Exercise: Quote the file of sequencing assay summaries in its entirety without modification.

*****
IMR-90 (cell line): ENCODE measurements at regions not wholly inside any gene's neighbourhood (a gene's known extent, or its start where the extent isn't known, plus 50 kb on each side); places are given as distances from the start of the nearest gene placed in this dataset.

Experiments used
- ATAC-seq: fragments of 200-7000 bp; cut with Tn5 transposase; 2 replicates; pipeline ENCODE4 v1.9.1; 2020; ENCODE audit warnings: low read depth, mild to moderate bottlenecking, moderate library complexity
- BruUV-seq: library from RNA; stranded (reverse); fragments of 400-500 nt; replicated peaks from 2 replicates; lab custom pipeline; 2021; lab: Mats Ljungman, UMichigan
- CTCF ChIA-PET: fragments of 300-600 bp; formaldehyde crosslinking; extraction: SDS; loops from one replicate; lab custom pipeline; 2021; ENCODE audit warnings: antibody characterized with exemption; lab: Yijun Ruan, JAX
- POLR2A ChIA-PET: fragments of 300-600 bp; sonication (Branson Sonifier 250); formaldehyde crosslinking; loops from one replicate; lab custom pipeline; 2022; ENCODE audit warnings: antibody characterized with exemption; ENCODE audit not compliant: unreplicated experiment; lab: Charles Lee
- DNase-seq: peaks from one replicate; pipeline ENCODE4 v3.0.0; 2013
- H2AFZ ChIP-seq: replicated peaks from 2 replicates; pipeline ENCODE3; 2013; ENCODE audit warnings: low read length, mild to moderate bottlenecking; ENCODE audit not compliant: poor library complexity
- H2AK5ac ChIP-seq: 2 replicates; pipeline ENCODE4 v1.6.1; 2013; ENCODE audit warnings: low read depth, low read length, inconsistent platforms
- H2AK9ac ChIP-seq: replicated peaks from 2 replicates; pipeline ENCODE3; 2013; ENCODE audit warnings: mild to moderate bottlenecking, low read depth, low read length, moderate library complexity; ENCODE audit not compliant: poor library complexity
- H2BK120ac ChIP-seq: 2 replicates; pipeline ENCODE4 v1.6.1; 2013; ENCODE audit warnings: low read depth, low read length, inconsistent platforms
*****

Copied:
IMR-90 (cell line): ENCODE measurements at regions not wholly inside any gene's neighbourhood (a gene's known extent, or its start where the extent isn't known, plus 50 kb on each side); places are given as distances from the start of the nearest gene placed in this dataset.

Experiments used
- ATAC-seq: fragments of 200-7000 bp; cut with Tn5 transposase; 2 replicates; pipeline ENCODE4 v1.9.1; 2020; ENCODE audit warnings: low read depth, mild to moderate bottlenecking, moderate library complexity
- BruUV-seq: library from RNA; stranded (reverse); fragments of 400-500 nt; replicated peaks from 2 replicates; lab custom pipeline; 2021; lab: Mats Ljungman, UMichigan
- CTCF ChIA-PET: fragments of 300-600 bp; formaldehyde crosslinking; extraction: SDS; loops from one replicate; lab custom pipeline; 2021; ENCODE audit warnings: antibody characterized with exemption; lab: Yijun Ruan, JAX
- POLR2A ChIA-PET: fragments of 300-600 bp; sonication (Branson Sonifier 250); formaldehyde crosslinking; loops from one replicate; lab custom pipeline; 2022; ENCODE audit warnings: antibody characterized with exemption; ENCODE audit not compliant: unreplicated experiment; lab: Charles Lee
- DNase-seq: peaks from one replicate; pipeline ENCODE4 v3.0.0; 2013
- H2AFZ ChIP-seq: replicated peaks from 2 replicates; pipeline ENCODE3; 2013; ENCODE audit warnings: low read length, mild to moderate bottlenecking; ENCODE audit not compliant: poor library complexity
- H2AK5ac ChIP-seq: 2 replicates; pipeline ENCODE4 v1.6.1; 2013; ENCODE audit warnings: low read depth, low read length, inconsistent platforms
- H2AK9ac ChIP-seq: replicated peaks from 2 replicates; pipeline ENCODE3; 2013; ENCODE audit warnings: mild to moderate bottlenecking, low read depth, low read length, moderate library complexity; ENCODE audit not compliant: poor library complexity
- H2BK120ac ChIP-seq: 2 replicates; pipeline ENCODE4 v1.6.1; 2013; ENCODE audit warnings: low read depth, low read length, inconsistent platforms